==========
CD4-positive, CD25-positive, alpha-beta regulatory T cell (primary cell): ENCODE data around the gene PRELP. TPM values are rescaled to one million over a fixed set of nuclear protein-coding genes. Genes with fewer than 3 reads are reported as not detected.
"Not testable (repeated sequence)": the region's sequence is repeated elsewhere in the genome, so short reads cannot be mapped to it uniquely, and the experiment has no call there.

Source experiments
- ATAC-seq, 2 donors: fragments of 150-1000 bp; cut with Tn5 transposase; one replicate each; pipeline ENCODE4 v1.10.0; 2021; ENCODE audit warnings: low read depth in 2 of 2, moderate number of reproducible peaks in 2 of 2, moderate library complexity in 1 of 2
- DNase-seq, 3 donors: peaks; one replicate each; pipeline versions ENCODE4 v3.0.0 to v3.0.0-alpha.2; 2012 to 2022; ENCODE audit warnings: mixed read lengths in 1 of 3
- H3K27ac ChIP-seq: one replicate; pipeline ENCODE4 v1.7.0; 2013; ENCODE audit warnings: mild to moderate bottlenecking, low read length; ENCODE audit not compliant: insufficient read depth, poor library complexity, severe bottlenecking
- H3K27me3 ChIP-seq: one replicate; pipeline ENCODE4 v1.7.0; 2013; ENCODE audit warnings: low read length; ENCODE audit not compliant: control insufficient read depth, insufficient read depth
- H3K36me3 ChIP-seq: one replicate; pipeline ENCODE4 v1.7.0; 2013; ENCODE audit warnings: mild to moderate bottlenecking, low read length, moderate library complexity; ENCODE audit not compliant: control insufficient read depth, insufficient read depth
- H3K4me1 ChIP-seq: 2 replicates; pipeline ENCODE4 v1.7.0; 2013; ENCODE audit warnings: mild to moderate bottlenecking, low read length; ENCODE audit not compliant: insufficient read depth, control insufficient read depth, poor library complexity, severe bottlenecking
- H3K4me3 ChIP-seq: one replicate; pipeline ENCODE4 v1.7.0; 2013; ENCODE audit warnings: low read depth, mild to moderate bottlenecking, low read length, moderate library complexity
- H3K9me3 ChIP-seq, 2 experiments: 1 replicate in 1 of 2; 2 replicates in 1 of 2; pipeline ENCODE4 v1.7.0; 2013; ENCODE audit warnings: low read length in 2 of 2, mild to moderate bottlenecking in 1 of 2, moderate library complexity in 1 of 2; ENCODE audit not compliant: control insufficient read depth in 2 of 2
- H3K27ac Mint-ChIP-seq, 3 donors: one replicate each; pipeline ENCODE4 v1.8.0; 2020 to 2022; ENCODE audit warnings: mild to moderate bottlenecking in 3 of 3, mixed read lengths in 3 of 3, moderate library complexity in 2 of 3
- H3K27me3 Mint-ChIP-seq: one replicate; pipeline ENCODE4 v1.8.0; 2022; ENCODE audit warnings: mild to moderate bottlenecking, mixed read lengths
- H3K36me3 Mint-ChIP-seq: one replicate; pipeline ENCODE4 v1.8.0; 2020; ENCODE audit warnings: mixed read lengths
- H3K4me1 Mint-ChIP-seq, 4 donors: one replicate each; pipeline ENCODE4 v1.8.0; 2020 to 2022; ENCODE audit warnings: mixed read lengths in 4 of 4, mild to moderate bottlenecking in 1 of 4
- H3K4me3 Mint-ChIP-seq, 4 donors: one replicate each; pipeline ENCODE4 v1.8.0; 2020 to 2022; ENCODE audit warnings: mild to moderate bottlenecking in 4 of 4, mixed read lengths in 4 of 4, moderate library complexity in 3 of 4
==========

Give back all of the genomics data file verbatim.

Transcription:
CD4-positive, CD25-positive, alpha-beta regulatory T cell (primary cell): ENCODE data around the gene PRELP. TPM values are rescaled to one million over a fixed set of nuclear protein-coding genes. Genes with fewer than 3 reads are reported as not detected.
"Not testable (repeated sequence)": the region's sequence is repeated elsewhere in the genome, so short reads cannot be mapped to it uniquely, and the experiment has no call there.

Source experiments
- ATAC-seq, 2 donors: fragments of 150-1000 bp; cut with Tn5 transposase; one replicate each; pipeline ENCODE4 v1.10.0; 2021; ENCODE audit warnings: low read depth in 2 of 2, moderate number of reproducible peaks in 2 of 2, moderate library complexity in 1 of 2
- DNase-seq, 3 donors: peaks; one replicate each; pipeline versions ENCODE4 v3.0.0 to v3.0.0-alpha.2; 2012 to 2022; ENCODE audit warnings: mixed read lengths in 1 of 3
- H3K27ac ChIP-seq: one replicate; pipeline ENCODE4 v1.7.0; 2013; ENCODE audit warnings: mild to moderate bottlenecking, low read length; ENCODE audit not compliant: insufficient read depth, poor library complexity, severe bottlenecking
- H3K27me3 ChIP-seq: one replicate; pipeline ENCODE4 v1.7.0; 2013; ENCODE audit warnings: low read length; ENCODE audit not compliant: control insufficient read depth, insufficient read depth
- H3K36me3 ChIP-seq: one replicate; pipeline ENCODE4 v1.7.0; 2013; ENCODE audit warnings: mild to moderate bottlenecking, low read length, moderate library complexity; ENCODE audit not compliant: control insufficient read depth, insufficient read depth
- H3K4me1 ChIP-seq: 2 replicates; pipeline ENCODE4 v1.7.0; 2013; ENCODE audit warnings: mild to moderate bottlenecking, low read length; ENCODE audit not compliant: insufficient read depth, control insufficient read depth, poor library complexity, severe bottlenecking
- H3K4me3 ChIP-seq: one replicate; pipeline ENCODE4 v1.7.0; 2013; ENCODE audit warnings: low read depth, mild to moderate bottlenecking, low read length, moderate library complexity
- H3K9me3 ChIP-seq, 2 experiments: 1 replicate in 1 of 2; 2 replicates in 1 of 2; pipeline ENCODE4 v1.7.0; 2013; ENCODE audit warnings: low read length in 2 of 2, mild to moderate bottlenecking in 1 of 2, moderate library complexity in 1 of 2; ENCODE audit not compliant: control insufficient read depth in 2 of 2
- H3K27ac Mint-ChIP-seq, 3 donors: one replicate each; pipeline ENCODE4 v1.8.0; 2020 to 2022; ENCODE audit warnings: mild to moderate bottlenecking in 3 of 3, mixed read lengths in 3 of 3, moderate library complexity in 2 of 3
- H3K27me3 Mint-ChIP-seq: one replicate; pipeline ENCODE4 v1.8.0; 2022; ENCODE audit warnings: mild to moderate bottlenecking, mixed read lengths
- H3K36me3 Mint-ChIP-seq: one replicate; pipeline ENCODE4 v1.8.0; 2020; ENCODE audit warnings: mixed read lengths
- H3K4me1 Mint-ChIP-seq, 4 donors: one replicate each; pipeline ENCODE4 v1.8.0; 2020 to 2022; ENCODE audit warnings: mixed read lengths in 4 of 4, mild to moderate bottlenecking in 1 of 4
- H3K4me3 Mint-ChIP-seq, 4 donors: one replicate each; pipeline ENCODE4 v1.8.0; 2020 to 2022; ENCODE audit warnings: mild to moderate bottlenecking in 4 of 4, mixed read lengths in 4 of 4, moderate library complexity in 3 of 4